Book Reviews

The Quarter of the Subtitle

I can tell I read a lot of non-fiction this quarter because good heavens, there are many long titles on this list. My wrists are a little stiff from all that typing (Ruby Oliver, your ridiculously long titles didn’t help matters either).

  • The Beach Trees by Karen White
  • This book was really quite fantastic until the last twenty pages. When you write a mystery novel, the resolution of the mystery shouldn’t make you want to throw the book. At least, if I was writing a mystery novel, I wouldn’t want that to happen.

  • Make the Bread, Buy the Butter by Jennifer Reese
  • This is one of my favorite food books I’ve read. Hilariously funny guide to which foods are worth making from scratch and which ones you should just buy at the store. Look for a review next month.

  • The Boyfriend List: 15 Guys, 11 Shrink Appointments, 4 Ceramic Frogs, and Me, Ruby Oliver by E. Lockhart
  • Look, it’s no Frankie Landau-Banks, but I found myself quite delighted with these books. Quick, fun reads.

  • Between by Jessica Warman
  • I was surprised by how much I LIKED this book about a girl who dies mysteriously and is sent back to observe her life and figure out what happened. I didn’t see the twist coming at all, because I am slow like that.

  • The Boy Book: A Study of Habits and Behaviors, Plus Techniques for Taming Them by E. Lockhart
  • There really is very little to say about these – for the first time, I’m regretting reading the whole quartet, simply because now there are four of them to talk about on this list. 

  • The Treasure Map of Boys: Noel, Jackson, Finn, Hutch, Gideon – and me, Ruby Oliver by E. Lockhart
  • Ditto.

  • Between Shades of Grey by Ruta Sepetys
  • This book about Lithuanian labor camps during WWII has been raved about and I wouldn’t be at all surprised if it picks up some awards from ALA come January. I liked it. I just didn’t LOVE it.

  • Real Live Boyfriends: Yes. Boyfriends, Plural. If My Life Weren’t Complicated, I Wouldn’t Be Ruby Oliver by E. Lockhart
  • Oh dear. I just. . . have  nothing more to say about these books. They were fun! I liked them! The end!

  • Teach Like Your Hair’s on Fire: The Methods and Madness Inside Room 56 by Rafe Esquith
  • These books were very inspiring. I think I’ll re-read them in a couple of years.

  • Spousonomics: Using Economics to Master Love, Marriage, and Dirty Dishes by Paula Szuchman
  • BAH, HUMBUG. This book had a great premise (and a long title), but it kind of fell flat for me. I’ll just have to fail at love, marriage, and dirty dishes.

  • Lighting Their Fires: Raising Extraordinary Children in a Mixed-up, Muddled-up, Shook-up World by Rafe Esquith
  • By far my least favorite of his three books. Go directly to one of the other two.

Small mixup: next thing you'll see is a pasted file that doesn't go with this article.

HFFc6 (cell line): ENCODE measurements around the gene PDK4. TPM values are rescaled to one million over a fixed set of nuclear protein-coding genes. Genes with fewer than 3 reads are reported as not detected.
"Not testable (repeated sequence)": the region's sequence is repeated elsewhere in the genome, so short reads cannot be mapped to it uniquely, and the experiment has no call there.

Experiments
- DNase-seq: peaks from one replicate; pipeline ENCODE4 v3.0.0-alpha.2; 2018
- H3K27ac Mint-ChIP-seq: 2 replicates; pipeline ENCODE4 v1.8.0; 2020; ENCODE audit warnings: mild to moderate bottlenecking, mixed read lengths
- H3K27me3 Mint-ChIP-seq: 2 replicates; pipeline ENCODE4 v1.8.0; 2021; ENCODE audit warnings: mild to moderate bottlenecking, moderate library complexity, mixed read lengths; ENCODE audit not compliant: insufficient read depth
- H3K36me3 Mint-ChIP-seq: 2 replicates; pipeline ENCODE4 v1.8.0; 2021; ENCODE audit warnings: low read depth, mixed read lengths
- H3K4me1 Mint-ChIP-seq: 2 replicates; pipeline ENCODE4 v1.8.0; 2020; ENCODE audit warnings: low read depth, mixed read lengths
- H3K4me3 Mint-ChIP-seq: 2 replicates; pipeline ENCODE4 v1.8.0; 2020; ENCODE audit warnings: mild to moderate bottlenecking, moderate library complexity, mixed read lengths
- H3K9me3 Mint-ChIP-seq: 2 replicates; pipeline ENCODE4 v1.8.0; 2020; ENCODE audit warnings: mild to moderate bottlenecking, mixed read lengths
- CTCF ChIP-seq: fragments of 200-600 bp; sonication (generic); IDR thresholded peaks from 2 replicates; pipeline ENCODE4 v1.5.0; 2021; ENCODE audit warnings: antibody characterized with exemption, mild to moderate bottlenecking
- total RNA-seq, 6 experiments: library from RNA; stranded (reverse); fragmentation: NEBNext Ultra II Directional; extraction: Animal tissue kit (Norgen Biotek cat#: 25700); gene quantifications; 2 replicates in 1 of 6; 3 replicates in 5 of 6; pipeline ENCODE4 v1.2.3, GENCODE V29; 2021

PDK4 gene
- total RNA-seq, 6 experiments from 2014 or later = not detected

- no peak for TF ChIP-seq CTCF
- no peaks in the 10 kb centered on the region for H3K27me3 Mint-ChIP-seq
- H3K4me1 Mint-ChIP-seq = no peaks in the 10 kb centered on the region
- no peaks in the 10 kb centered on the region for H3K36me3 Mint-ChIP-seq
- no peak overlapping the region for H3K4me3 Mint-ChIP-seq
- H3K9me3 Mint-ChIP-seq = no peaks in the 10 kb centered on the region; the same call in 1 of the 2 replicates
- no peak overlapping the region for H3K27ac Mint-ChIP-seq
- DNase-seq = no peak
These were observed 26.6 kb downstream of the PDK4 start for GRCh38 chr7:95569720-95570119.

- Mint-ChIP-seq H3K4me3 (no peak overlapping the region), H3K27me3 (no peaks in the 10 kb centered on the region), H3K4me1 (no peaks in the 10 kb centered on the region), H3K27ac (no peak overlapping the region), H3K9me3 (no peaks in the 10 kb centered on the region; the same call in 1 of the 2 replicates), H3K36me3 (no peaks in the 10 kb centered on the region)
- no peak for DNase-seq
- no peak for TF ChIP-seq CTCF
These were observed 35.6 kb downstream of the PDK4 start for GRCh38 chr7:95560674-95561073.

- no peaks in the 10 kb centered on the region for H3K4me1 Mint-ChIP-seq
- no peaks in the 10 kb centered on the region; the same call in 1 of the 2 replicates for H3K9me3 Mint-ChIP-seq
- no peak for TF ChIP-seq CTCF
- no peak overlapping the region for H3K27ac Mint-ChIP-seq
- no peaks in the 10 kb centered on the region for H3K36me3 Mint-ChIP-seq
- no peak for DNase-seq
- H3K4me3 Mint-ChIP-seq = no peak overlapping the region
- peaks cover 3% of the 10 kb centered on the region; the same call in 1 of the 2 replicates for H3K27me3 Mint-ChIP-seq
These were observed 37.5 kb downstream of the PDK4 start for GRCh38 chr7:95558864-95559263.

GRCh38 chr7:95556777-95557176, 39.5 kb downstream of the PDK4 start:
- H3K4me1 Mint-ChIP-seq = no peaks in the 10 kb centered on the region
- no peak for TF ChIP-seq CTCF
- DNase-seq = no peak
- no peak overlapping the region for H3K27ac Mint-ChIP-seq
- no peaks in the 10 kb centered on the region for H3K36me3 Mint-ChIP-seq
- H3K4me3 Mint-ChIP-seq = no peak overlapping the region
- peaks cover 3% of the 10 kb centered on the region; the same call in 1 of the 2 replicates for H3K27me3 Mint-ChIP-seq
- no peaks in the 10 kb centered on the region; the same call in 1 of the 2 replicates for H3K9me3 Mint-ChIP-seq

• Divergent by Veronica Roth
  • The most memorable part about this book is how I downloaded the audio and somehow missed part 7 of 8, which was deeply irritating. Not really the dystopian novel for me (words I never expected to say).

  • The Zookeeper’s Wife by Diane Ackerman
  • This book meandered all over the place. Also, the jacket copy was terrible – totally misrepresented the book.

  • Free-Range Kids: Giving Our Children the Freedom We Had Without Going Nuts with Worry by Lenore Skenazy
  • A fantastic

  • Call Me Irresistible by Susan Elizabeth Phillips
  • I got this audiobook for free. That’s my excuse and I’m sticking to it. So dumb.

  • Bet Me by Jennifer Crusie
  • Another complete loser of a book.

  • The Fingertips of Duncan Dorfman by Meg Wolitzer
  • I desperately wanted this book to be like The View from Saturday. Needless to say, it was not. 

  • The Space Between Us by Thrity Umrigar
  • I read this for a bookclub I used to belong to. It was quite good, about two women from vastly different social classes in modern India.

  • Wish You Well by David Baldacci
  • I am ashamed how long it took me to finally finish this book from Tell Me What to Read. Once I FINALLY got around to it, I liked it quite well.

  • Hamlet by William Shakespeare
  • I can’t believe I’d never read this before.

  • The Queen of Kentucky by Alecia Whitaker
  • Such typical trite YA. Every cliche in the book. Luke was really the only redeeming part of this book and I felt bad for HIM for even being in the book.

  • Juliet Immortal by Stacey Jay
  • It was truly unfair to this book to listen to it while I was reading Falling for Hamlet. This story was so crazy; Romeo and Juliet have spent the last seven hundred years inhabiting other bodies and trying to save (or in Romeo’s case, destroy) true love. Bizarre.

  • The Summer of the Great-Grandmother by Madeleine L’Engle
  • Read this for book club – we had a great discussion about death, family, and old age. I need to read more L’Engle books.

  • A Long, Long Sleep by Anna Sheehan
  • After Across the Universe and Divergent, I had low expectations. And, behold, it was pretty good!

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  • Reply RA September 30, 2011 at 1:14 pm

    Yes! You need to read more L'Engle books! You do!! (Two-Part Invention! Certain Women! A Rock That is Higher!)

  • Reply Melinda September 30, 2011 at 2:55 pm

    Thanks Janssen!! I really enjoy your reviews- it is nice to read your recommendations because you are normal and therefore awesome at telling it like it is!

  • Reply Reading (and chickens) September 30, 2011 at 6:39 pm

    E. Lockart. I just love her.I think I'd read her grocery lists.

  • Reply Kristi October 2, 2011 at 3:55 am

    These are probably my favorite posts you do. Perfect for a fair weather reader like myself. You do the dirty work and I read your favorites!

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